Food + Technology

Technology is reshaping what and how we eat in big ways

Innovations are popping up all over the world that will allow us to connect with our food in new ways in 2017. From virtual grocery shopping to creating meal plans based on our DNA, it’s clear that food and technology have become fundamentally linked.

Major kitchen appliance manufacturers have been making incremental changes over the past decade to bring better technology into the home. In the last year we’ve seen exciting launches including Whirlpool’s indoor composting unit, which recycles 95% of your food waste into rich compost right inside your kitchen. Samsung’s new Family Hub 2.0 takes the humble refrigerator and turns it into an information-rich appliance that tracks your fridge contents, reminds you of important to-dos, and offers voice-activated features including a recipe reader to keep you on track when baking your next masterpiece.

Apps for smart phones are also introducing game-changing features. Popular diet tracker, Lose It!, recently released their new app feature, Snap It, which identifies foods and reports calorie counts simply from a photo of what’s on your plate. Bootler, a new app designed to search all food delivery options in a given city/region, helps you compare meal possibilities and delivery fees. If you’re struggling to find the meal plan that works for you, try websites like dnafitcanada.com that turns a saliva swab into a personalized solution, or habit.com, which focuses on your unique biology to take the guesswork out of eating.

Social media’s role in our food consumption is gradually changing too. No longer used solely to showcase your latest brunch, platforms like Facebook now allow you to order your food directly on a restaurant’s Facebook Business page, like Mr. Sushi on Great George Street in Charlottetown . Leading brands like Tim Hortons are using social media to talk directly to their customers. Campaigns like #TimsDark, for example, allowed social media users to weigh in on the development of a new Tim’s Dark Roast by providing real time feedback that the company could implement into their latest re-launch of the product.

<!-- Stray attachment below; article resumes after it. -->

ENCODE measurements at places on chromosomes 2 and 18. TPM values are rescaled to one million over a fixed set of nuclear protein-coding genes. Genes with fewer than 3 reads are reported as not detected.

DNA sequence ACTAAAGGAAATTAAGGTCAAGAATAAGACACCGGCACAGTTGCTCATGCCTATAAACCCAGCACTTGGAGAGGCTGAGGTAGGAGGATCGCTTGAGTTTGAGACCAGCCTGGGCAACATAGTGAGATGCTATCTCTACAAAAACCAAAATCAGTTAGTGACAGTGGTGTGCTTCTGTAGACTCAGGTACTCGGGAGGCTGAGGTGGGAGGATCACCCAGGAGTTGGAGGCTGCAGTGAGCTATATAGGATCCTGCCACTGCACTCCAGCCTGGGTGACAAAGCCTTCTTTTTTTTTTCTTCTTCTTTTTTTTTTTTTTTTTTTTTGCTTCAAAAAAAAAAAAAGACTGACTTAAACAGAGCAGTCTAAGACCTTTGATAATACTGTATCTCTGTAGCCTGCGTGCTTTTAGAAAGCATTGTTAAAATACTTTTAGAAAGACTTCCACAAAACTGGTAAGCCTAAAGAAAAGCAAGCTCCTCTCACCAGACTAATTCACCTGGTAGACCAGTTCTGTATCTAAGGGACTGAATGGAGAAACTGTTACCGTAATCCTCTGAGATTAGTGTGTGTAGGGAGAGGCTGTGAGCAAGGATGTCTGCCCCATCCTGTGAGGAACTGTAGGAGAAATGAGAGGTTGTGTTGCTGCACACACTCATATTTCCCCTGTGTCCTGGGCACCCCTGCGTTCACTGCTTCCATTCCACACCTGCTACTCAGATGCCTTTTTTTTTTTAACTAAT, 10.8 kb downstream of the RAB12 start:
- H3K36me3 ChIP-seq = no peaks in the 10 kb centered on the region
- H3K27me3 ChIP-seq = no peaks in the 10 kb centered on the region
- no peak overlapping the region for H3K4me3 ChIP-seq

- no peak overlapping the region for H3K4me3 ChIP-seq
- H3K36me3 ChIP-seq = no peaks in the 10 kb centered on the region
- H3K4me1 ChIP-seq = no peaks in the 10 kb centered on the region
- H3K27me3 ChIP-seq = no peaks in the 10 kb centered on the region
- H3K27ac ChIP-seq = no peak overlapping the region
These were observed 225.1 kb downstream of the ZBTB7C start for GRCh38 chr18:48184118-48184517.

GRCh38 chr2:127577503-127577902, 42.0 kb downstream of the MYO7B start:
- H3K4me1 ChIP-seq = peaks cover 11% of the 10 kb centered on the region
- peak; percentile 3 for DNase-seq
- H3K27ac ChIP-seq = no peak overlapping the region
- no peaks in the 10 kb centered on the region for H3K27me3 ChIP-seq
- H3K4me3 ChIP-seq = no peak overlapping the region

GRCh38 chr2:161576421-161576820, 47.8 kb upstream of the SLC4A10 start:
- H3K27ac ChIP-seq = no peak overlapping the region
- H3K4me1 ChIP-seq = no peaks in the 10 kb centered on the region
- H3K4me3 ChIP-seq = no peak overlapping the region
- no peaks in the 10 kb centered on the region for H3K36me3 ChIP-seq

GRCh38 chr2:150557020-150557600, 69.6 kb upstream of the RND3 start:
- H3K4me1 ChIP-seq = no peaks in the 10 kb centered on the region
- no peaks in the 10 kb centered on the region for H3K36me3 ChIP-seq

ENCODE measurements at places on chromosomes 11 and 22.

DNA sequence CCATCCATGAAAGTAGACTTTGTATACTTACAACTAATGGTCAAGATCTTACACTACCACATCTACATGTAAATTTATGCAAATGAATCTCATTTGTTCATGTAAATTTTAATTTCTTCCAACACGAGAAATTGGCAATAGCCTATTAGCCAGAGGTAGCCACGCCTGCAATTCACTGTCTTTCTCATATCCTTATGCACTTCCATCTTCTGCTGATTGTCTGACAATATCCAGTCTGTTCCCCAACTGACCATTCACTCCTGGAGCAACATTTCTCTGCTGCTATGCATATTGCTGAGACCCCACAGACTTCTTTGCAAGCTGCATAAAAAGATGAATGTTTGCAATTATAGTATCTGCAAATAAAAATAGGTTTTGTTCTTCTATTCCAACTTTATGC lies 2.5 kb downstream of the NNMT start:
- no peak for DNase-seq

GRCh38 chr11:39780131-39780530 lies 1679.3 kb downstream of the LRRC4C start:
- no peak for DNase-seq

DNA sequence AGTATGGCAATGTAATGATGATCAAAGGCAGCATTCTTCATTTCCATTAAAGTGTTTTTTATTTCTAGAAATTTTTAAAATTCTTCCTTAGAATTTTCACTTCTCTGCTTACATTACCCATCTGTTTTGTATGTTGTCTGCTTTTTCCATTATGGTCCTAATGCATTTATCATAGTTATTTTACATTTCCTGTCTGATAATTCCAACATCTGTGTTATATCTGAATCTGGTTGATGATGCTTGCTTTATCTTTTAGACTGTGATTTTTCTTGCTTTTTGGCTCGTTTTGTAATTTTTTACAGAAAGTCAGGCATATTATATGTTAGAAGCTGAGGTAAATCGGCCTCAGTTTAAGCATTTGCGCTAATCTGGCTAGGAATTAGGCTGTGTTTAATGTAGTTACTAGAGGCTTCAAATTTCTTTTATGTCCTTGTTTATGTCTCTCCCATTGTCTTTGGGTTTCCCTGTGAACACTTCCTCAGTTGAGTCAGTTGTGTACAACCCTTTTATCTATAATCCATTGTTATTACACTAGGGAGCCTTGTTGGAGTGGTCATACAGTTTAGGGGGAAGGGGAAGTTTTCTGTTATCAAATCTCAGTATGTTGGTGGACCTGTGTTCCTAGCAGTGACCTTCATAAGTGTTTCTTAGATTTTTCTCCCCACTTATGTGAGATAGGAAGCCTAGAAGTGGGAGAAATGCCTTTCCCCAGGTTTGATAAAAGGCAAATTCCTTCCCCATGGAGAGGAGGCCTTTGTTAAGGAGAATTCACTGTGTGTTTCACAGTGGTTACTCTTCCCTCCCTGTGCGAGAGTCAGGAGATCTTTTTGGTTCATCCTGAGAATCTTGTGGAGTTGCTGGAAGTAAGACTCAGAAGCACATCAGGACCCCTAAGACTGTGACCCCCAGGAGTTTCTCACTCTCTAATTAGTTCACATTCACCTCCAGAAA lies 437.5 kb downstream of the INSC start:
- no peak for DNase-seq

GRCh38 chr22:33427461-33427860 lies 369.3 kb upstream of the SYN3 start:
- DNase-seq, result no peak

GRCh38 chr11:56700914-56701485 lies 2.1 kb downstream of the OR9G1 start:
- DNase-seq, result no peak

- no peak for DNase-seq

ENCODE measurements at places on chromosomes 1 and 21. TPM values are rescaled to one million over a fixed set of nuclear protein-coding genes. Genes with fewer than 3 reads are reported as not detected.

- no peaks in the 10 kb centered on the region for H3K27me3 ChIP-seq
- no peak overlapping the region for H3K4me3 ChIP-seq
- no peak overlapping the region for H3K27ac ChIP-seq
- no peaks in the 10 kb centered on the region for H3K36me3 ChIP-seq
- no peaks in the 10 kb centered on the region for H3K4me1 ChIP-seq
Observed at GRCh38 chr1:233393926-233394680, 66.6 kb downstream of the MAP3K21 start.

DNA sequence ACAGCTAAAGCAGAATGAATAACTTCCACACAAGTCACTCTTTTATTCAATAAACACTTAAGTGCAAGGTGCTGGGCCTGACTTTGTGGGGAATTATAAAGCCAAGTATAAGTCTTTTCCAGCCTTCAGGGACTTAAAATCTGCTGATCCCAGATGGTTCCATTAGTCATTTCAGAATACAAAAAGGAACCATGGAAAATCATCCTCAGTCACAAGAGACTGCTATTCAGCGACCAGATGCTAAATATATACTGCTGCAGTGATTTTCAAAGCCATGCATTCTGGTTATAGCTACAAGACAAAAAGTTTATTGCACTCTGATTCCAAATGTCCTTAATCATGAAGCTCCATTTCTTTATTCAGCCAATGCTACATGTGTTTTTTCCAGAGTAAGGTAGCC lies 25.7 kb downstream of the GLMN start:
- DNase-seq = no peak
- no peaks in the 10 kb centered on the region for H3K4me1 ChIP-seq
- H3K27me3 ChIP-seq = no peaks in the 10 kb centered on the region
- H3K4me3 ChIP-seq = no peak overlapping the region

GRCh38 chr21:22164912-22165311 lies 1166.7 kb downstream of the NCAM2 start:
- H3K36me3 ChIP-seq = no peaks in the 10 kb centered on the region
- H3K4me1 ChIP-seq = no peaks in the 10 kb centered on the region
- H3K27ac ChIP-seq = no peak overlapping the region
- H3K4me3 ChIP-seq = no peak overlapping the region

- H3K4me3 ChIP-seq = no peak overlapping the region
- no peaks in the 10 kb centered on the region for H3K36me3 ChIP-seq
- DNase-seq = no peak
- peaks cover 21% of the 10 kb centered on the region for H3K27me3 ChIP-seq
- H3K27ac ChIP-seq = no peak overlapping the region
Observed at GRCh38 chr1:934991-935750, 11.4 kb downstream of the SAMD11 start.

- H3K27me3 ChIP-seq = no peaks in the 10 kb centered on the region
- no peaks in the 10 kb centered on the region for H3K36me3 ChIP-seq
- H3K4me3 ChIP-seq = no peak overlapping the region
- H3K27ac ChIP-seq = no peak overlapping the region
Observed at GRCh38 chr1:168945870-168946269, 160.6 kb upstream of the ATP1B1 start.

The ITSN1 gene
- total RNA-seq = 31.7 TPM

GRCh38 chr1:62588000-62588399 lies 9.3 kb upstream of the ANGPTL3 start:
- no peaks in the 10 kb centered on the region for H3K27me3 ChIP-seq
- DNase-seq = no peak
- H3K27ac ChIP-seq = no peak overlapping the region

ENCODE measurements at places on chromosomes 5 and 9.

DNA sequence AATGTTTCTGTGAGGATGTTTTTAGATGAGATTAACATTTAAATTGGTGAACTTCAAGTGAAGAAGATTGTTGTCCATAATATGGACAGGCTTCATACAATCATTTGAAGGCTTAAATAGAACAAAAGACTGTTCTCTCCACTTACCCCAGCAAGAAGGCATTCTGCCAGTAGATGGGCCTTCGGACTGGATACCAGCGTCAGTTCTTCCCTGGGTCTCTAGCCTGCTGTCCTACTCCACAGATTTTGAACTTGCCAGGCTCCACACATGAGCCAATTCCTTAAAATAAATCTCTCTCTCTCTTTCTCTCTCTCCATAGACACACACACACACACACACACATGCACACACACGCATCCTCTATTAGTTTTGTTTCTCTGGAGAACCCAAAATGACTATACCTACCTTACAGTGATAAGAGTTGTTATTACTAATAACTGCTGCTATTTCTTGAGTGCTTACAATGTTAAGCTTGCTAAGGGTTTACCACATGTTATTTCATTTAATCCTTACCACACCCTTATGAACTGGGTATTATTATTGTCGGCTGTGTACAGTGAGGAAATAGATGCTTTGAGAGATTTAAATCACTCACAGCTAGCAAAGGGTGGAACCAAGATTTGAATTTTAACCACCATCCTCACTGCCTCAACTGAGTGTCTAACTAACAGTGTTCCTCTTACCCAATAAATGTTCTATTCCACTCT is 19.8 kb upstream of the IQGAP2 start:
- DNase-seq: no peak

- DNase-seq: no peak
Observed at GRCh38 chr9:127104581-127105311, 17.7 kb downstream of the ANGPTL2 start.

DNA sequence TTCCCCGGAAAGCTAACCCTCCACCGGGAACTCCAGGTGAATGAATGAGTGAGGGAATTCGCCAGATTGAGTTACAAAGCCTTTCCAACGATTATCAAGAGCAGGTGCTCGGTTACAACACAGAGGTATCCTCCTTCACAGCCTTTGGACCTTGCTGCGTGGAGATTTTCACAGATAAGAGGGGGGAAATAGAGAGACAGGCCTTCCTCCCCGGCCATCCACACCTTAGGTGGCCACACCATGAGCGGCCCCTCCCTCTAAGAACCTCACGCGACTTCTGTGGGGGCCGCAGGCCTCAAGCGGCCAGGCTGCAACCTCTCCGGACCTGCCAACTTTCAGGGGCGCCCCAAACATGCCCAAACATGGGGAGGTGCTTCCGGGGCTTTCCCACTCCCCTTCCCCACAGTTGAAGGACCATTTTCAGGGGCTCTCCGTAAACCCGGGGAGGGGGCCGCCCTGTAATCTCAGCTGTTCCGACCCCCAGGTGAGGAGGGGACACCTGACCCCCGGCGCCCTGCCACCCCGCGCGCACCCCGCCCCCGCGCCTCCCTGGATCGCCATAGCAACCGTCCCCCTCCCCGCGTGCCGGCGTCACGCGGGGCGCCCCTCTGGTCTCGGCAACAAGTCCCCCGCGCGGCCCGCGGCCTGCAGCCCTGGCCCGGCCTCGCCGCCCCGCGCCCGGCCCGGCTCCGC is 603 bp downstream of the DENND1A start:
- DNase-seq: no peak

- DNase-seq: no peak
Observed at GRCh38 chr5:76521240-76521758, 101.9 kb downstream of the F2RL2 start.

Lab-grown meat, also known as cellular agriculture, is making its debut outside of the research realm and has the potential to disrupt the entire food industry. Companies like Memphis Meats, a major technology company responsible for creating one of the first lab-grown burgers, now creates chicken strips and duck a l’orange from stem cells. It’s not just meat that’s being created in the lab either. Perfect Day, a California start-up, uses age-old fermentation techniques to produce animal-free dairy products that are hormone-free, lactose-free, and considered easier on the environment.

If 2016 was the year of sustainability, 2017 is shaping up to be the year of unveiling technologies that may help us achieve these sustainability goals in our food system. We now have access to many apps, appliances, alternatives, and agricultural advances to make the best food choices of modern times. What technology will you be implementing into your gastronomic life this year?